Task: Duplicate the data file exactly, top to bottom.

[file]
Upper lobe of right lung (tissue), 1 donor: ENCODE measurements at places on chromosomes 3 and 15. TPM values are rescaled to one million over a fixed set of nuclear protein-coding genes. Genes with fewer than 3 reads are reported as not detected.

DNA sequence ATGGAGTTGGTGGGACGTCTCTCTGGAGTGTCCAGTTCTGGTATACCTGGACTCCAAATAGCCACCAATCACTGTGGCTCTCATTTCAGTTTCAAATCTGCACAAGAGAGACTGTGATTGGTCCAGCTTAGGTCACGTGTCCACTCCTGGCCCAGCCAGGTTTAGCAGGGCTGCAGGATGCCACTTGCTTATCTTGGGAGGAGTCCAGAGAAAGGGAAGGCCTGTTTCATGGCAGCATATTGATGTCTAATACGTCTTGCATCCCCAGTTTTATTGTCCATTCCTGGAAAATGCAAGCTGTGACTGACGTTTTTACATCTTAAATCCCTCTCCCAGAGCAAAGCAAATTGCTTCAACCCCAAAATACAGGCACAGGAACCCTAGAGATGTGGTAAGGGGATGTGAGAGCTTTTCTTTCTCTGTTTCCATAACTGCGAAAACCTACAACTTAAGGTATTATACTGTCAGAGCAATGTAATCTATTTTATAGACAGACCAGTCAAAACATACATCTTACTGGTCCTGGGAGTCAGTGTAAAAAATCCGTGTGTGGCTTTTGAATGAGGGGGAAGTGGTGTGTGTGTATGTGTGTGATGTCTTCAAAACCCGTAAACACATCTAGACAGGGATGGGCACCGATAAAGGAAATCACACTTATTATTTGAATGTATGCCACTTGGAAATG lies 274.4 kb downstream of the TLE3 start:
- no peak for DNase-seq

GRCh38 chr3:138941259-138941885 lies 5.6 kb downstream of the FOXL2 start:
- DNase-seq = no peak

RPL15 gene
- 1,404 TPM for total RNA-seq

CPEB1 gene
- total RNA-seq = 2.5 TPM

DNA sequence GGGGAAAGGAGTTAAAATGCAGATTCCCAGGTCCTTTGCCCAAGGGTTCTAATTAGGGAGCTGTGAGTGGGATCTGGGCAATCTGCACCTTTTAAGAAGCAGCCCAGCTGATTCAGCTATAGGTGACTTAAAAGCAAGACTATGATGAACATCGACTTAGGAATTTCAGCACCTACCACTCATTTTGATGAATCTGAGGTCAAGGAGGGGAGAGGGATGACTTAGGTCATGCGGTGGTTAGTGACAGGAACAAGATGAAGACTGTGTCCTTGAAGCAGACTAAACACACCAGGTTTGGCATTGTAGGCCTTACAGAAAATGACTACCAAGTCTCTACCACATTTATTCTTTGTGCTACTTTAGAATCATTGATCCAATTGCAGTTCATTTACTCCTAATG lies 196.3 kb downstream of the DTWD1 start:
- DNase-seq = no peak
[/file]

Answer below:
Upper lobe of right lung (tissue), 1 donor: ENCODE measurements at places on chromosomes 3 and 15. TPM values are rescaled to one million over a fixed set of nuclear protein-coding genes. Genes with fewer than 3 reads are reported as not detected.

DNA sequence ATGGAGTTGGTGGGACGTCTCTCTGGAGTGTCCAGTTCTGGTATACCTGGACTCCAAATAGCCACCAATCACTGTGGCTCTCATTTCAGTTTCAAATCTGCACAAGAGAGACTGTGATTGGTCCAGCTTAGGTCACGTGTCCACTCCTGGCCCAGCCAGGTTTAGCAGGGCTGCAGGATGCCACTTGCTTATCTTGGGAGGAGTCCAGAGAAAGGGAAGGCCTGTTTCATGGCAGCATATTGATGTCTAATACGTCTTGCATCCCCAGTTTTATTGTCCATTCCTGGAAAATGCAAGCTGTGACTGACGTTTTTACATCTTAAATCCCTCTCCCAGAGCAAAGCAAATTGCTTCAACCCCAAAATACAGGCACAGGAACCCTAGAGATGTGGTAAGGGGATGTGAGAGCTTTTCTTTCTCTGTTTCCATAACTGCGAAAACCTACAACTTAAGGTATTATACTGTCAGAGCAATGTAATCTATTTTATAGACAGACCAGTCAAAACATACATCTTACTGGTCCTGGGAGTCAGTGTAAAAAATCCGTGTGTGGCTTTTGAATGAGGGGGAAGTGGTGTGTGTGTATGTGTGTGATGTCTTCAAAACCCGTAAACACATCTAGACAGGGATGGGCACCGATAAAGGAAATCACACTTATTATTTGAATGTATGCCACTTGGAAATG lies 274.4 kb downstream of the TLE3 start:
- no peak for DNase-seq

GRCh38 chr3:138941259-138941885 lies 5.6 kb downstream of the FOXL2 start:
- DNase-seq = no peak

RPL15 gene
- 1,404 TPM for total RNA-seq

CPEB1 gene
- total RNA-seq = 2.5 TPM

DNA sequence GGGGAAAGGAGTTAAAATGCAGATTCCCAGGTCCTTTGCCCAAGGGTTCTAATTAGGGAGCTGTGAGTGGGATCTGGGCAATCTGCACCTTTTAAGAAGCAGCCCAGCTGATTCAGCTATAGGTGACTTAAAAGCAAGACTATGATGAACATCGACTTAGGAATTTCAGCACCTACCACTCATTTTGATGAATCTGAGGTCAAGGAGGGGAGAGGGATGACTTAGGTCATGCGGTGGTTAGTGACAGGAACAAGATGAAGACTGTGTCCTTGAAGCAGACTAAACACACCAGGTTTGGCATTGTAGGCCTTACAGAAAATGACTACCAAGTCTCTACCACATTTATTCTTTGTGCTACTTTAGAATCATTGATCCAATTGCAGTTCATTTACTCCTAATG lies 196.3 kb downstream of the DTWD1 start:
- DNase-seq = no peak